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Roam Serengeti Safaris
Locations - Southern
Selous Game Reserve
The Selous Game Reserve is one of the largest faunal reserves of the world, located in the south of Tanzania. It was named after Englishman Sir Frederick Selous, a famous big game hunter and early conservationist, who died at Beho Beho in this territory in 1917 while fighting against the Germans during World War I. Scottish explorer and cartographer Keith Johnston also died at Beho Beho in 1879 while leading a RSGS expedition to the Great Lakes of Africa with Joseph Thomson. The Selous was designated a UNESCO World Heritage Site in 1982 due to the diversity of its wildlife and undisturbed nature.
Most of the reserve remains set aside for game hunting through a number of privately leased hunting concessions, but a section of the northern park along the Rufiji River has been designated a photographic zone and is a popular tourist destination. There are several high end lodges and camps mainly situated along the river and lake systems in this area. Rather difficult road access means most visitors arrive by small aircraft from Dar es Salaam, though train access is also possible. Interesting places in the park include the Rufiji River, which flows into the Indian Ocean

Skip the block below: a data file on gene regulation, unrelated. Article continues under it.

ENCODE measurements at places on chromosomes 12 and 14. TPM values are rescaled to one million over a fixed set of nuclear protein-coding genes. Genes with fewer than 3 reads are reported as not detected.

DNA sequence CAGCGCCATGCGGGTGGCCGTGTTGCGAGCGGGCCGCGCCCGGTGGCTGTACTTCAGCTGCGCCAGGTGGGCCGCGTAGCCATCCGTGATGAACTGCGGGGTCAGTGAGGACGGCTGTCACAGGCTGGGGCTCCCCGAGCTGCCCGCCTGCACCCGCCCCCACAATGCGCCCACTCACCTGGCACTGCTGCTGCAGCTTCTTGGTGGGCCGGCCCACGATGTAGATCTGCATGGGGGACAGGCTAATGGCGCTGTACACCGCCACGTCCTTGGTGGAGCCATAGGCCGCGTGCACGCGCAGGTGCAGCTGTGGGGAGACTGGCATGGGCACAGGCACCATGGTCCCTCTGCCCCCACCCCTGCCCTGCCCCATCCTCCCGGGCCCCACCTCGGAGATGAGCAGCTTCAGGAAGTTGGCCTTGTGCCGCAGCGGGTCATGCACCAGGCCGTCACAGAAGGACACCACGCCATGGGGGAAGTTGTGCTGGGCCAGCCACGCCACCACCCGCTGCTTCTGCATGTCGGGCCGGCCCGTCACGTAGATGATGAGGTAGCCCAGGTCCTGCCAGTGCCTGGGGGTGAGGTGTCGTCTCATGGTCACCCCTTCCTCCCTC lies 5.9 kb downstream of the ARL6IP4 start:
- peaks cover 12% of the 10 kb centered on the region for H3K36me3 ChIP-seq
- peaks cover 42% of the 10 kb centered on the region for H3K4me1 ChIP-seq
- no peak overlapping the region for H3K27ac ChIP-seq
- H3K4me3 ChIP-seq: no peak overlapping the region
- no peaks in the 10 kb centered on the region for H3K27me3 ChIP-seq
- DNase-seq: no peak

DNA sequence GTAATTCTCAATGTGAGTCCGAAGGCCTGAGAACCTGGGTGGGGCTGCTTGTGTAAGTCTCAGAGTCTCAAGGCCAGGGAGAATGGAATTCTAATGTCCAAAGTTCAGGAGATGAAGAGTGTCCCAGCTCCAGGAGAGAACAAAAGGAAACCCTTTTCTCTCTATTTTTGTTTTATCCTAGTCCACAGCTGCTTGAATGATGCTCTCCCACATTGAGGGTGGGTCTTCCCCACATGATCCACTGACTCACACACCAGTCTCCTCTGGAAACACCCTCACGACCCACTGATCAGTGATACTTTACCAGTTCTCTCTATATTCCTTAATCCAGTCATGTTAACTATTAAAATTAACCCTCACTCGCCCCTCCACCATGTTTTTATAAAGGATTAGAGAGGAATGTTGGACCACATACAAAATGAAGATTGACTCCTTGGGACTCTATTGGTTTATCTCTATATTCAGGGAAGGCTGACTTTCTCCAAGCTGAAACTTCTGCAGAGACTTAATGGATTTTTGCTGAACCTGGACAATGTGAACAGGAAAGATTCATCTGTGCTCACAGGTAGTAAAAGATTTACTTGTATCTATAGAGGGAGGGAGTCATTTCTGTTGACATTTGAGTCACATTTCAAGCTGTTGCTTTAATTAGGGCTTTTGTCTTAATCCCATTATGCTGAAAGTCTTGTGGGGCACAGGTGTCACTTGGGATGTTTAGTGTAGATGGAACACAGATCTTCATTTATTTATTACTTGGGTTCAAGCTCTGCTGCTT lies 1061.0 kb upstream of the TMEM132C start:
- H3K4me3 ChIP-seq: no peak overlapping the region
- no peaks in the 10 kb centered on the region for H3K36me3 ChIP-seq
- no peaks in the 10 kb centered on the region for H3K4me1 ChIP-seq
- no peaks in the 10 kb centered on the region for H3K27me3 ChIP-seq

opposite Mafia Island and the Stiegler Gorge, a canyon of 100 meters depth and 100 meters width. Habitats include grassland, typical Acacia savanna, wetlands and extensive Miombo woodlands. Although total wildlife populations are high, the reserve is large and densities of animals are lower than in the more regularly visited northern tourist circuit of Tanzania. Walking safaris are permitted in the Selous, and boat trips on the Rufiji are a popular activity.
A boundary change to allow the use of uranium deposits has been approved.
The second largest game reserve in Africa
Over 55,000 km², almost four times the size of the Serengeti.
Large number of Wild dogs
The approval for the boundary change was given by the UNESCO and seriously criticized by environmentalists and organizations e.g. Uranium-Network and Rainforest Rescue.
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